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Everything posted by jbruce

  1. @Ju00Ls Hi. Glad you're following and glad you're no longer just a lurker. The metal box looks scary, but it is grounded. Aluminum boxes are common for electronics projects. In this case I chose it for its thermal properties and ability to quickly absorb lots of heat and transfer it from the SSR. The high voltage/high current cable is close to the thermocouple, but I'm not getting noise from that. The noise I'm seeing comes when a client connects to the server running on the PI. I believe that connections cause a spike in the processor which draws more current which impacts the 5v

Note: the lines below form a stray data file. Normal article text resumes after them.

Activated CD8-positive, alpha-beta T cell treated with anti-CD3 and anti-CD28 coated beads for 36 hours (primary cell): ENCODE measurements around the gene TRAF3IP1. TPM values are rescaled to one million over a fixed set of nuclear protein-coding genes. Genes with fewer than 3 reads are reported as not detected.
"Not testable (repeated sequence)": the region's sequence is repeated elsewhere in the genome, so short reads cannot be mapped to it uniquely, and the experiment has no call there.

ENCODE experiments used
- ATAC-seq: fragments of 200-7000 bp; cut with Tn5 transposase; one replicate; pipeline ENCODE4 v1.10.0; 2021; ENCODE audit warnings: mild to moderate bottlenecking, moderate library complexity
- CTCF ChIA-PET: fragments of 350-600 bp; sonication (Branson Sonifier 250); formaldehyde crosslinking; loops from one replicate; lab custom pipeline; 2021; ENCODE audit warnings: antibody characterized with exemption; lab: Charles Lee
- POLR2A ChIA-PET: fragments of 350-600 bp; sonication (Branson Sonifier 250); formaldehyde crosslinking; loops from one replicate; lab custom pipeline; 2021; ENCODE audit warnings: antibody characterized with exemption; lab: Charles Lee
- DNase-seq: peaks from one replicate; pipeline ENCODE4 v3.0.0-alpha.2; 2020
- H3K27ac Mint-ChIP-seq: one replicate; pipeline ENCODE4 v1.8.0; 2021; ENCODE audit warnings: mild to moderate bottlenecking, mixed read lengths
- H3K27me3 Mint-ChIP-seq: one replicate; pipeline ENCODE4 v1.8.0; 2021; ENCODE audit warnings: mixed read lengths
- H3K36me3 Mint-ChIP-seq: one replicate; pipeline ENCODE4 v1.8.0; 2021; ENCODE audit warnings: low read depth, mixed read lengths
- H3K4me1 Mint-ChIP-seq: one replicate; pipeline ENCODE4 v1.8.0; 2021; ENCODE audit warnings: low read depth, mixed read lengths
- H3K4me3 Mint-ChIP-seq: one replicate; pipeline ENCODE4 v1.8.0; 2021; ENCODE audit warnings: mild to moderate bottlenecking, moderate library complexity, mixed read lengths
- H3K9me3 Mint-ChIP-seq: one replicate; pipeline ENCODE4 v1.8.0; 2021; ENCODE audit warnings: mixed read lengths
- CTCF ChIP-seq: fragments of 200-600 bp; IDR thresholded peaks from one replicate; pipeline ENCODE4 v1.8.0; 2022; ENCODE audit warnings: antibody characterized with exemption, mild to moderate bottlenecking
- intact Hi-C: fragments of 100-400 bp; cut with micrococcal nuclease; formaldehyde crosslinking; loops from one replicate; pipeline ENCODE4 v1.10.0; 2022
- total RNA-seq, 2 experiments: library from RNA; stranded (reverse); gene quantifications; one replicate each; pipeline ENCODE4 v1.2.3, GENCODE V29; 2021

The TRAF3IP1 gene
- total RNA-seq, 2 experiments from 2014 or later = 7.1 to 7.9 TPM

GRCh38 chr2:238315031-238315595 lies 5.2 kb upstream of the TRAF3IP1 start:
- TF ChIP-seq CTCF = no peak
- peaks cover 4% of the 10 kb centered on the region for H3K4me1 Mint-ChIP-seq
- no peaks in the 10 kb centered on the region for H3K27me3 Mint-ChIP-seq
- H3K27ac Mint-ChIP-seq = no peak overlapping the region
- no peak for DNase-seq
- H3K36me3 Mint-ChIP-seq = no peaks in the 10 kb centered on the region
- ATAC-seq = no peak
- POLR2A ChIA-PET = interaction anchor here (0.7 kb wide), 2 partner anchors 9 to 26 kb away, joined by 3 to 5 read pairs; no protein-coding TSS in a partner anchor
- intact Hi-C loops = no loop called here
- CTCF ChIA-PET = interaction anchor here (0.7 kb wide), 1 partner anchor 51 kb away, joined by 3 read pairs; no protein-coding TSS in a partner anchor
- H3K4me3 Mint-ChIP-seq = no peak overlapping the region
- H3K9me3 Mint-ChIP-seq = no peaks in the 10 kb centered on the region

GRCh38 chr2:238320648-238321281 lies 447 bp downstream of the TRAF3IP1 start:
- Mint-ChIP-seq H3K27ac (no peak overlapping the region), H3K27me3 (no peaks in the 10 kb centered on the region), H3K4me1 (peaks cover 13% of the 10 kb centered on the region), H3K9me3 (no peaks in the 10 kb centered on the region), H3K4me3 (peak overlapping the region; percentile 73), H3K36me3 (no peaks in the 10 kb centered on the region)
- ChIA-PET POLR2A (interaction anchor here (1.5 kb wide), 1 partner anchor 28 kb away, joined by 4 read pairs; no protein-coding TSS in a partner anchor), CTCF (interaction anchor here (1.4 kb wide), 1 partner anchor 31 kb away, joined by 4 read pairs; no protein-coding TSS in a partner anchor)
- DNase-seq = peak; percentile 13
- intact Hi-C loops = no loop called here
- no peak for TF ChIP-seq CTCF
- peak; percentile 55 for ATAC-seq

2. Yeah @liambesaw, conservative in this regard. Mine is in my basement and I don't want to burn my house down. I guess the generally acceptable distances are: 3 ft from another kiln 12 inches from a concrete wall on a concrete floor
  3. I think a cooled solid state relay will have long life. Wear and tear on SSRs is mainly from heating (expansion) / cooling (contraction) of the components in the package. The increasing amplitude of the waveform as your kiln gets hotter is due to cooling because of the 60s cycle time. A faster cycle time would be harder on your mechanical relays, but would yield more accurate ramps / soaks. WARNING !!! WARNING !!! WARNING !!! WARNING !!! WARNING !!! WARNING !!! WARNING !!! running a kiln in an enclosed space is extremely dangerous. some fumes are noxious. please dont.